Our Blended Family
By Sheryl Cooksley
As we sat looking around the room last night at our family, we realized something very important: our family tree has trunks and branches and little twigs that shoot out from all parts of our life and has very little to do with bloodlines. In fact, only one little person in that entire room was a blood relative of mine. ONE.
Here’s a rundown of the people gathered for Christmas in that small apartment living room making up our family: adoptive mother, stepfather, adopted children, widow and her fiancé, their baby and the fiancé’s daughter, biological mother, son-in-law, his two brothers, and our grandchildren. Later this week we will celebrate with more family: the best friend, her mother, sister and niece, and her son. We will celebrate with other adoptive relatives in the form of cousins and their children. We will embrace some adult “foster sisters” and the lovely caregivers that support them.
These are labels that define relationships in writing or discussion, yet these are not the labels WE use to define each other. We simply call each other “family”.
We use the term blended family a little differently than its true definition:
1. a family consisting of a couple and their children from this and all previous relationships.
We like to tear apart the words “blended” and “family” and consider them separately.
Let’s look at the definition of the verb, blend. To blend is to mix (a substance) with another substance so that they combine together as a mass. Ok, our blended substances happen to be people who have entered our lives from a variety of avenues: marriage, adoption, birth, friendship, etc. Combined together we form a “mass” that we label “family”. Even the synonyms for “blend” make sense as we define our family: mix, mingle, combine, merge, fuse, meld, coalesce, integrate, intermix. We are a blend of multiple families, cultures and experiences in our lives.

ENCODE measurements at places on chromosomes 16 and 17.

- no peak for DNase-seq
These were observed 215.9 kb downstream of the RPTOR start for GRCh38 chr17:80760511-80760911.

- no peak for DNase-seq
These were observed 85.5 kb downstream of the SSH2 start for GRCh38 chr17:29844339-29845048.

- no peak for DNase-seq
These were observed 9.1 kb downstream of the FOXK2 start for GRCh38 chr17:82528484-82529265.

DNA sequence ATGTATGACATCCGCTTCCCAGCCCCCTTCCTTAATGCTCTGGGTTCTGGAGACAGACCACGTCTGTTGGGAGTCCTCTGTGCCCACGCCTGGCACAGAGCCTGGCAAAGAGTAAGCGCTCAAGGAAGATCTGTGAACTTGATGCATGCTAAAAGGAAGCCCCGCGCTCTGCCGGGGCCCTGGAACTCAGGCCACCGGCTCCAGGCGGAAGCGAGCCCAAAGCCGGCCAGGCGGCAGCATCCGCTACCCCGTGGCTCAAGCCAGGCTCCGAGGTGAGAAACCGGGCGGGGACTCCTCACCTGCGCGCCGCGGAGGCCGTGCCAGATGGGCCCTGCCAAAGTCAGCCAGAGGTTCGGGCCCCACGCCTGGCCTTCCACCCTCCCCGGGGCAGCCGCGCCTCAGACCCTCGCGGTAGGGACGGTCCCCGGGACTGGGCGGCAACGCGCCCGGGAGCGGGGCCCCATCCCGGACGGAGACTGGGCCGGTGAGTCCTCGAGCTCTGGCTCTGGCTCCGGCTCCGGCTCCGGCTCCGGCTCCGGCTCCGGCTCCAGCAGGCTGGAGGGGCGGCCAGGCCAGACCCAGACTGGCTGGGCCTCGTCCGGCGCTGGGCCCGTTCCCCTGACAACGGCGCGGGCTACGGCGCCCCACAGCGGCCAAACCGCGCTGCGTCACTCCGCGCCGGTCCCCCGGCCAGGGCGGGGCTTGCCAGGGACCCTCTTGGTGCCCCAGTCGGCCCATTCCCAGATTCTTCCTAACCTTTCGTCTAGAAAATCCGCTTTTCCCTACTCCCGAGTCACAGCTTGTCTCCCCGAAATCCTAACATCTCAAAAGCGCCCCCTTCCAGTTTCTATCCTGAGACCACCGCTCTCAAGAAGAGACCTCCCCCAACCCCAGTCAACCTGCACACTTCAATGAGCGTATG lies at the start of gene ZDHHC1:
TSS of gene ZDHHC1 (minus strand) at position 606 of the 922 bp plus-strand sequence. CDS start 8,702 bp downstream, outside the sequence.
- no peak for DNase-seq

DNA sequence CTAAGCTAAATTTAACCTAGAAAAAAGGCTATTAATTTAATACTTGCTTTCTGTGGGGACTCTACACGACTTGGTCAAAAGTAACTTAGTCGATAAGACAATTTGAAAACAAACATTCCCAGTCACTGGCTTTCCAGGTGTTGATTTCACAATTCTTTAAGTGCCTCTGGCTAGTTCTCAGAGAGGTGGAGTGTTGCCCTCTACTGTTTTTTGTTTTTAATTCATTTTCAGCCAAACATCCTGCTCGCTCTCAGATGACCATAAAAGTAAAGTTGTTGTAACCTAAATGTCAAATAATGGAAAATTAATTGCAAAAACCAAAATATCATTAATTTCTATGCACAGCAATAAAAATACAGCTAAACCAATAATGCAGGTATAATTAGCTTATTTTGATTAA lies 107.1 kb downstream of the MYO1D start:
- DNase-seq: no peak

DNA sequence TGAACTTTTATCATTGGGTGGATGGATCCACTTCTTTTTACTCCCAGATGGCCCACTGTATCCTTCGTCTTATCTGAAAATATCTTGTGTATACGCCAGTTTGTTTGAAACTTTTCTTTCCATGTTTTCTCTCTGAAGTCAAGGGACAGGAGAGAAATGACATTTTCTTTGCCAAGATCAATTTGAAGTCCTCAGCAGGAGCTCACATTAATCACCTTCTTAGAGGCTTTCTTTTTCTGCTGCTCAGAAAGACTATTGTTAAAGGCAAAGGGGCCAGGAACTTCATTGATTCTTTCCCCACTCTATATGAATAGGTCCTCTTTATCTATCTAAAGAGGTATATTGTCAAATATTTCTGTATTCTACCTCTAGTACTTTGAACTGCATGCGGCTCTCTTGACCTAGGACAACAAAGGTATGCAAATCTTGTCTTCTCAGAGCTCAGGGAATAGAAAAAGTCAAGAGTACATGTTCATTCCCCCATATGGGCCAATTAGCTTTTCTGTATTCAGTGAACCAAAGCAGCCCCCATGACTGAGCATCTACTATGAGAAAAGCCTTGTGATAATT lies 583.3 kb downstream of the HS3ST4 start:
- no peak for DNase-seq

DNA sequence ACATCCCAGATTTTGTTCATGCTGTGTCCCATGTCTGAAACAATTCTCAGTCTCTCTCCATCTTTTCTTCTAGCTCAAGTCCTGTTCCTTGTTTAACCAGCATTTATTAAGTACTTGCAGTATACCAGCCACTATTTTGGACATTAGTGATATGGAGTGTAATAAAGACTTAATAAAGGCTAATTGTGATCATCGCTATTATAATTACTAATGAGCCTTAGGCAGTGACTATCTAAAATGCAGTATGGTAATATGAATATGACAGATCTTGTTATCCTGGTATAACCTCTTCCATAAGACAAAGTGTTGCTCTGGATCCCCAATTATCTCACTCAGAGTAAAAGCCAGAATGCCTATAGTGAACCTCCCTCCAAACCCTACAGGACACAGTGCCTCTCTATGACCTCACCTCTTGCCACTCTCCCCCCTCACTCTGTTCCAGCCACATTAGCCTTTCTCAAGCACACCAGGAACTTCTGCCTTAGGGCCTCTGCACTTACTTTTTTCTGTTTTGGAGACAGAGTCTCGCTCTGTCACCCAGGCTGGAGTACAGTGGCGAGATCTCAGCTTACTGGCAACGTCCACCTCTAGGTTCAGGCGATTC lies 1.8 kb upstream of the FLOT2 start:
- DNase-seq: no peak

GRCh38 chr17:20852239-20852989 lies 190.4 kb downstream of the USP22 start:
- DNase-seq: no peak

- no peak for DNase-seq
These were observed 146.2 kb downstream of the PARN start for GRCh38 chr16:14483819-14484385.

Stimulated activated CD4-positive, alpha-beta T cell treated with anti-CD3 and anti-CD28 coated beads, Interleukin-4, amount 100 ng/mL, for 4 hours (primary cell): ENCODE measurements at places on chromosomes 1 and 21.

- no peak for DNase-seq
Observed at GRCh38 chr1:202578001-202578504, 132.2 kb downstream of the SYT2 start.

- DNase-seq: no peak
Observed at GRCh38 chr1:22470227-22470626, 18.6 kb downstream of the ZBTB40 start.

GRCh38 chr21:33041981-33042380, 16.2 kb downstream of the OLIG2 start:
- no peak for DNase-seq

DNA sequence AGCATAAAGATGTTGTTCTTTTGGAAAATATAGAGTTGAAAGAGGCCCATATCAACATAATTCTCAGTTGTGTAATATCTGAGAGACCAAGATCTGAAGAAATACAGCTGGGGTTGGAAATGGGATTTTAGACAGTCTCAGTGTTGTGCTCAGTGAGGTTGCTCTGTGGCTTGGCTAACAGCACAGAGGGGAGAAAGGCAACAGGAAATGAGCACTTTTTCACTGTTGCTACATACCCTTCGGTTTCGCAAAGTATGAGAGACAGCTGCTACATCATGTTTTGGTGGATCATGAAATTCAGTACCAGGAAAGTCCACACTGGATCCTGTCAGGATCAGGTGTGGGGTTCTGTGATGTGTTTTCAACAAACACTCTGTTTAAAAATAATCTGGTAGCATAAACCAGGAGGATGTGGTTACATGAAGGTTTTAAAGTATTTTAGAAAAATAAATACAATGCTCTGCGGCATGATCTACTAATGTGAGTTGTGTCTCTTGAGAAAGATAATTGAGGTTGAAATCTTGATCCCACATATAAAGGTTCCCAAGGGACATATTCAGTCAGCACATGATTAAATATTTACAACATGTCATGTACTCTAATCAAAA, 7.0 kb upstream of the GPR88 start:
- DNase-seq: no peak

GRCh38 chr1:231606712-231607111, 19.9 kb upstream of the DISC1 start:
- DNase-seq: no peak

Our definition of family is that there is no “definition” of family.
When I was no more than 5 years old, I recall sitting in the living room of my “Ome” (grandmother) with what seemed like hundreds of relatives on Christmas Eve. It was loud, lively, crowded and FUN. There were uncles, aunts, cousins and cousins and cousins! Later I learned there were neighbors and friends, too. I recognize now that my Ome embraced all of these people as her family.
What we have learned over the years is that our family is, just as my Ome’s family was, without border or “borderless”. You are a member of our family just by being part of the blend. We don’t know if this concept came naturally or was a necessity in order to make sense of all the relationships. We are a family full of adoption stories and varied experiences. We are a family where tragic loss could have irreparably broken us. Where being treated as if you are not an integral part of our family could cause immense heartache and damage.
We discovered long ago that it is easier to love and be accepting than it is to be angry and alienate. We are the example for the next generation. It is our responsibility to show them how to love one another. They will learn by watching that our home is open to whomever wants, or needs, to call it “home”. And they will feel loved and nurtured and be considered family.
We are twisted trunks and branches and twigs that form one giant glorious tree. and a blend of broken pieces that have come together to make one beautiful shiny ornament:
Sheryl Cooksley is an adoptee and biological and adoptive mother of 4. Her family is without borders and is based on the simple philosophy of “love one another”. She is a postpartum doula located near Portland, Oregon, and the owner of Family Tree Doula Services.